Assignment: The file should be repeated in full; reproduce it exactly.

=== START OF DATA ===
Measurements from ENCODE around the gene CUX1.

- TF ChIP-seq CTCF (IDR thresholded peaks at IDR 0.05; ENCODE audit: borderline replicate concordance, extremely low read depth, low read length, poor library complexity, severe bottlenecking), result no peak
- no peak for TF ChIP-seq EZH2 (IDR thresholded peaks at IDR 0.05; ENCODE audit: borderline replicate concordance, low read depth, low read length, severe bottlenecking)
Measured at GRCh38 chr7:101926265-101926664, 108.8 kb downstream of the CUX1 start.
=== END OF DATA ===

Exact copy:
Measurements from ENCODE around the gene CUX1.

- TF ChIP-seq CTCF (IDR thresholded peaks at IDR 0.05; ENCODE audit: borderline replicate concordance, extremely low read depth, low read length, poor library complexity, severe bottlenecking), result no peak
- no peak for TF ChIP-seq EZH2 (IDR thresholded peaks at IDR 0.05; ENCODE audit: borderline replicate concordance, low read depth, low read length, severe bottlenecking)
Measured at GRCh38 chr7:101926265-101926664, 108.8 kb downstream of the CUX1 start.